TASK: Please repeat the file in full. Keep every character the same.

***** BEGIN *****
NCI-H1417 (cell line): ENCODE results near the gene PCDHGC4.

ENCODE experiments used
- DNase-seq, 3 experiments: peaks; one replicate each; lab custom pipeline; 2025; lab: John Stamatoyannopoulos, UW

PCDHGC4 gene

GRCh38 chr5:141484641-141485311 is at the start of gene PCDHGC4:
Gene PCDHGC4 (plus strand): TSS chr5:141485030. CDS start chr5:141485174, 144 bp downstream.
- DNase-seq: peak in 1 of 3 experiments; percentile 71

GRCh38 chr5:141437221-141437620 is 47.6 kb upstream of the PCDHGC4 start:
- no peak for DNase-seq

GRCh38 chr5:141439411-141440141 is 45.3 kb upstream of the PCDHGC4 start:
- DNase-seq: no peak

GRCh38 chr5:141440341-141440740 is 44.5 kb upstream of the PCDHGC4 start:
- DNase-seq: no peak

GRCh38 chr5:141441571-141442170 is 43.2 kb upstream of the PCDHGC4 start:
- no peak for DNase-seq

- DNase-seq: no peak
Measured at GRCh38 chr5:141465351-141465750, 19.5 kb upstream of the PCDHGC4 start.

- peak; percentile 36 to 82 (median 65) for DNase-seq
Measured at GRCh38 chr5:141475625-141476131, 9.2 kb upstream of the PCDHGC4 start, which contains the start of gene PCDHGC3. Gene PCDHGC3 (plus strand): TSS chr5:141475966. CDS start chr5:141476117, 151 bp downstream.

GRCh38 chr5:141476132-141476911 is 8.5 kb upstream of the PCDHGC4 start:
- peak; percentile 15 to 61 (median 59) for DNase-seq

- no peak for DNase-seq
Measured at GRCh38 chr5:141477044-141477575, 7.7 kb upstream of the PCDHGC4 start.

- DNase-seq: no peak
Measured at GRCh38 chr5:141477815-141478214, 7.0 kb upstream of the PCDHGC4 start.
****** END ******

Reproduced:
NCI-H1417 (cell line): ENCODE results near the gene PCDHGC4.

ENCODE experiments used
- DNase-seq, 3 experiments: peaks; one replicate each; lab custom pipeline; 2025; lab: John Stamatoyannopoulos, UW

PCDHGC4 gene

GRCh38 chr5:141484641-141485311 is at the start of gene PCDHGC4:
Gene PCDHGC4 (plus strand): TSS chr5:141485030. CDS start chr5:141485174, 144 bp downstream.
- DNase-seq: peak in 1 of 3 experiments; percentile 71

GRCh38 chr5:141437221-141437620 is 47.6 kb upstream of the PCDHGC4 start:
- no peak for DNase-seq

GRCh38 chr5:141439411-141440141 is 45.3 kb upstream of the PCDHGC4 start:
- DNase-seq: no peak

GRCh38 chr5:141440341-141440740 is 44.5 kb upstream of the PCDHGC4 start:
- DNase-seq: no peak

GRCh38 chr5:141441571-141442170 is 43.2 kb upstream of the PCDHGC4 start:
- no peak for DNase-seq

- DNase-seq: no peak
Measured at GRCh38 chr5:141465351-141465750, 19.5 kb upstream of the PCDHGC4 start.

- peak; percentile 36 to 82 (median 65) for DNase-seq
Measured at GRCh38 chr5:141475625-141476131, 9.2 kb upstream of the PCDHGC4 start, which contains the start of gene PCDHGC3. Gene PCDHGC3 (plus strand): TSS chr5:141475966. CDS start chr5:141476117, 151 bp downstream.

GRCh38 chr5:141476132-141476911 is 8.5 kb upstream of the PCDHGC4 start:
- peak; percentile 15 to 61 (median 59) for DNase-seq

- no peak for DNase-seq
Measured at GRCh38 chr5:141477044-141477575, 7.7 kb upstream of the PCDHGC4 start.

- DNase-seq: no peak
Measured at GRCh38 chr5:141477815-141478214, 7.0 kb upstream of the PCDHGC4 start.